Apple created a way to delete MP3s from its customers' iPods. When I first read reports from the trial, I found this almost impossible to believe.
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Apple forcibly deleted MP3s from iPods without informing its customers

January 11, 2015

By Al Fasoldt
Copyright © 2015, Al Fasoldt
Copyright © 2015, The Post-Standard

A decade ago, an Apple Store "specialist" -- in other words, a college-age kid wearing an Apple T-shirt -- told me what seemed like the most ridiculous thing. iPods, she said, would be damaged by playing music from a source other than Apple. In other words, if you fill your iPod with MP3s you got off the Internet, your iPod will stop working. It will be your own fault, and Apple won't fix it under warranty.

At that time, I had no idea why someone would say such a stupid thing. Music files can't damage a device. Besides, Apple even designed the iPod to play MP3s, among other music files -- and didn't sell or give away any MP3s of its own. How could you play MP3s without getting them from some place other than Apple?

What on earth was going on?

Now I know. In an antitrust trial last month, Apple's war against MP3s and those who play them was brought into the light. Even Apple Store employees became soldiers in this battle, reciting the company line.

A quick explanation first. MP3s are files that contain music, in the same sort of way that JPGs are files that contain pictures. MP3s and JPGs are immensely popular because the music in MP3s and the photos in JPGs are compressed to make them easier to share. They don't take up much space and can be downloaded quickly.

When Apple came up with a music store for its popular iPod, Steve Jobs wanted to keep iPod users from sharing their music. No copying and no sharing. Period.

So Apple put a lock on all the music in the store. Using a rival for MP3 called AAC, Apple inserted a code into each piece of music that made it unplayable except by the original purchaser. There were exceptions for families, so that sis could play music bought by dad, that sort of thing; but basically Apple's method made sharing outside of families very difficult.

This method of trying to block sharing was used by other companies, too. It's called Digital Rights Management, or DRM. At the time, it seemed like a paranoid way to sell entertainment. (To be fair to Apple and Steve Jobs, the dreaded DRM was removed later from all the music Apple sells.)

Last month's antitrust trial, in which Apple was accused of unfair competition, brought another Apple tactic into the light. Apple created a way to delete MP3s from its customers' iPods. When I first read reports from the trial, I found this almost impossible to believe.

These weren't Apple's files to start with. After all, Apple does not sell MP3s or even give them away, so everyone with MP3s on their iPod got them somewhere else, and that means they didn't belong to Apple no matter what. (In my own case, I had hundreds of MP3s on my main iPod, including some I had bought.)

Surely, I thought when I read the trial reports, Apple wouldn't delete something it had no right to touch.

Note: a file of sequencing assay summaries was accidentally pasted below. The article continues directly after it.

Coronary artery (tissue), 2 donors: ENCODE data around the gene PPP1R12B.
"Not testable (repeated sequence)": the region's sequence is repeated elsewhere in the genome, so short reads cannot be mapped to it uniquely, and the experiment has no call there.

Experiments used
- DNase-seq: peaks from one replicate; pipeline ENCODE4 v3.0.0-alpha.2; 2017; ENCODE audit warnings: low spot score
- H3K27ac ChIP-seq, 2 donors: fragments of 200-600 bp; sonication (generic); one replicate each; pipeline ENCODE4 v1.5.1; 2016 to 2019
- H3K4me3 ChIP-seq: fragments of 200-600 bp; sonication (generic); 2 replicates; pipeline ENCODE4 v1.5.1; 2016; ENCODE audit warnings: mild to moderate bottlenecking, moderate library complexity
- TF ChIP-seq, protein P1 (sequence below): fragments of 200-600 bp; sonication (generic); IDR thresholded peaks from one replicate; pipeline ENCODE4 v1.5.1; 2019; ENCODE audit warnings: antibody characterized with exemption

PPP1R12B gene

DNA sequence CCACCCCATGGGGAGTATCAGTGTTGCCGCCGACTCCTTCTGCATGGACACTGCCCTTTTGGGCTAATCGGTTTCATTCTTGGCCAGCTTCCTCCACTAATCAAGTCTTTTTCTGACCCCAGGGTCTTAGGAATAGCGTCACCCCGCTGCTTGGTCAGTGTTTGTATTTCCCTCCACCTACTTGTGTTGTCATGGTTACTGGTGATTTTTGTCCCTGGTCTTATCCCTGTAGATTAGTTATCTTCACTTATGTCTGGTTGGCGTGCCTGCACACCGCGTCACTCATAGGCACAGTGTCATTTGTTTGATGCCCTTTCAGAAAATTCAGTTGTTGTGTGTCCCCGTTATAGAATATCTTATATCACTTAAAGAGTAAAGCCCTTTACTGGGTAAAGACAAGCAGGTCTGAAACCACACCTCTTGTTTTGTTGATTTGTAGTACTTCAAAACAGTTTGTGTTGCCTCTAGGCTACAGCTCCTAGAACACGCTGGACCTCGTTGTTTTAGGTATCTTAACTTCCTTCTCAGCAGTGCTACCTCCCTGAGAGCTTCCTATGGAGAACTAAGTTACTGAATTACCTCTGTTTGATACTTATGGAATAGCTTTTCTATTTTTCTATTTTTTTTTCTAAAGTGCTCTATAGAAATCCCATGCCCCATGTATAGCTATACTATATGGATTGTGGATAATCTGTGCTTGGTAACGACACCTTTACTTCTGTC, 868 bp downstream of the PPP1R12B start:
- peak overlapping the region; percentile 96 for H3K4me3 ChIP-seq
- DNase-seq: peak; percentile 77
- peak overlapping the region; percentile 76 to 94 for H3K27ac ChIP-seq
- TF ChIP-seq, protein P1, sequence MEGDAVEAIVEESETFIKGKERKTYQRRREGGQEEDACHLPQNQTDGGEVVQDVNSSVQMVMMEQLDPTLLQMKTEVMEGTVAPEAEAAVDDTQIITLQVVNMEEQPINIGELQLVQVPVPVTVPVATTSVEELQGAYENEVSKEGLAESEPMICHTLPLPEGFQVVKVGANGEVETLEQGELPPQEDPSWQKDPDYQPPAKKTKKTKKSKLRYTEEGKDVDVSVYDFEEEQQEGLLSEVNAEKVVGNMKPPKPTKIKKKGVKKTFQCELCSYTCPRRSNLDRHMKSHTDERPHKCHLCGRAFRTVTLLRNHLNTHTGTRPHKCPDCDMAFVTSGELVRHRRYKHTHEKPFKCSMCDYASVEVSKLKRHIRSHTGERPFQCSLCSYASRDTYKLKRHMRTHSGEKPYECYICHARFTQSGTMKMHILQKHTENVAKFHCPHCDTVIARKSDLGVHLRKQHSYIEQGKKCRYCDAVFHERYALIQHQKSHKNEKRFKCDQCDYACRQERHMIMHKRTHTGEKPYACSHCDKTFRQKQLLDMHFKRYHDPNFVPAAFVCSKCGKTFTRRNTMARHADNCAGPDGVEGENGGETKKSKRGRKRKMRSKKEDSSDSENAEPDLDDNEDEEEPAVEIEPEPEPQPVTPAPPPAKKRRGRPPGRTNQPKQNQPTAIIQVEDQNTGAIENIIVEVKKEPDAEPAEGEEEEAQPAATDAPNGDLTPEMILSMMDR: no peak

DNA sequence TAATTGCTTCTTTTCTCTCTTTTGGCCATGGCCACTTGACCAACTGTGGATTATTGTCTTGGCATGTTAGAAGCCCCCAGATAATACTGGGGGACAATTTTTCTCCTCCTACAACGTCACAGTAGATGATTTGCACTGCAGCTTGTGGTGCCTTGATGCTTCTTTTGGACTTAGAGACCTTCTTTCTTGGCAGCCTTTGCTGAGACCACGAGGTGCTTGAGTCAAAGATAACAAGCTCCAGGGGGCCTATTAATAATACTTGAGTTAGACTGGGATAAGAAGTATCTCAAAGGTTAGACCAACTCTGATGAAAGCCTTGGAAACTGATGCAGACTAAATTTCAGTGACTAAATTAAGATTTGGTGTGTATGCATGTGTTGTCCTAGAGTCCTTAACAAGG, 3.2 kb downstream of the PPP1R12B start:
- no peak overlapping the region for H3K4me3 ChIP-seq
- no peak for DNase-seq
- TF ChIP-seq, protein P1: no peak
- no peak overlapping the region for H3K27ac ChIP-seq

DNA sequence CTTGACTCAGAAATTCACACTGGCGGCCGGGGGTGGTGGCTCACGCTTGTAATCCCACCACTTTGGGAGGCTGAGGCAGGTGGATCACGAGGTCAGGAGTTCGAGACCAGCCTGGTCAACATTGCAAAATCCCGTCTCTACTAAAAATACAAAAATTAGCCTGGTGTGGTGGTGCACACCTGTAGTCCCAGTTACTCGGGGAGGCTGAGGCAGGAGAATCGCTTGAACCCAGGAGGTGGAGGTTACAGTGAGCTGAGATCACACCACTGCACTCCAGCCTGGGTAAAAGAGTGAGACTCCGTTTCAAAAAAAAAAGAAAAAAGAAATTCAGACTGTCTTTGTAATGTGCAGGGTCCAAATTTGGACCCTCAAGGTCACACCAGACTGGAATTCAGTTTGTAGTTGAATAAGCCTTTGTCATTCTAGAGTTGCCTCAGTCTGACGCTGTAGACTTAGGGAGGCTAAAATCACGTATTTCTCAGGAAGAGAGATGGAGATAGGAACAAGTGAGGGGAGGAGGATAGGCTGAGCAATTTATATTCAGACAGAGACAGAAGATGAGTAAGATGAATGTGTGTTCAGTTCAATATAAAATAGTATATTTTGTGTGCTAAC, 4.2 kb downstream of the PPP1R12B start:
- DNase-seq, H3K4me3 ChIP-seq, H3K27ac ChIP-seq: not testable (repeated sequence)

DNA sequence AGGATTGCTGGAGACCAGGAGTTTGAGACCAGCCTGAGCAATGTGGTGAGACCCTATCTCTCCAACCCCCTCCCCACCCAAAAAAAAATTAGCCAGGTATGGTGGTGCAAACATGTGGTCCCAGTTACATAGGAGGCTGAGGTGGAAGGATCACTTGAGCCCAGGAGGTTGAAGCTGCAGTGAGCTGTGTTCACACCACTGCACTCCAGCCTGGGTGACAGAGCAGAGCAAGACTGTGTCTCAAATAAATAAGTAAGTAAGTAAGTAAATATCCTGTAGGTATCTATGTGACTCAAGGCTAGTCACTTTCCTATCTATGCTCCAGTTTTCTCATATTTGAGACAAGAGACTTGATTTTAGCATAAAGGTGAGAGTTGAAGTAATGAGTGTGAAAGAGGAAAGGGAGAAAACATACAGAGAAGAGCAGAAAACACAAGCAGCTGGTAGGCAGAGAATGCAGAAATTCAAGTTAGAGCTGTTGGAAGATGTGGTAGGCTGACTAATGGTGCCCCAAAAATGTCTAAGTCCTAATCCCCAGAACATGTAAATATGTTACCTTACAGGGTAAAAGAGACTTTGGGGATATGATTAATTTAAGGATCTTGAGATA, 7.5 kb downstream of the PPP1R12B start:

But it did. When Apple's music software found MP3s on an iPod, a message popped up saying the iPod needed a factory reset. This was a false message, what my dad used to call a lie. No doubt most iPod users dutifully followed the instructions and let Apple have its way with their iPods.

The factory reset deleted everything, rebooted the iPod and then put fresh operating software on it. If your iPod was full of MP3s like mine, you ended up with an empty iPod. If you had Apple's own AAC music, you'd get them back. But your MP3s were gone forever.

I learned right away that this would happen any time I let Apple do a remote factory reset, so I made sure I had separate backup copies of my MP3s. But I never thought Apple was intentionally turning my music collection into dead meat. I always figured there was a glitch somewhere.

But now I know. No glitch. A grinch. Apple was deleting files it didn't like.

In the trial, Apple testified that it was merely trying to block piracy. As for why iPod users weren't told their MP3s would be wiped out by a reset, Apple's lawyers said the company didn't want to "give users too much information." That would have confused users, one of Apple's lawyers told the judge.

(After reading the testimony, I had no idea what Apple's legal team was talking about in regard to piracy. If Apple's AAC music files were being pirated, why would the company delete MP3s?)

There are other questions. Why did Apple design the iPod to play MP3s -- it did a great job of MP3 playback, by the way -- if MP3s were so dangerous they had to be swiftly and secretly deleted? Why, indeed, hasn't Apple apologized for deleting users' files, now that the truth is out?

Don't count on getting answers soon, however. The case was tossed out as I was writing this column. There was no anticompetitive behavior, the court ruled.

It's not clear whether the issue of deleted MP3s will ever face legal scrutiny again.

Write to Al Fasoldt at afasoldt@gmail.com. You can read any of Al's thousands of past columns at www.technofileonline.com.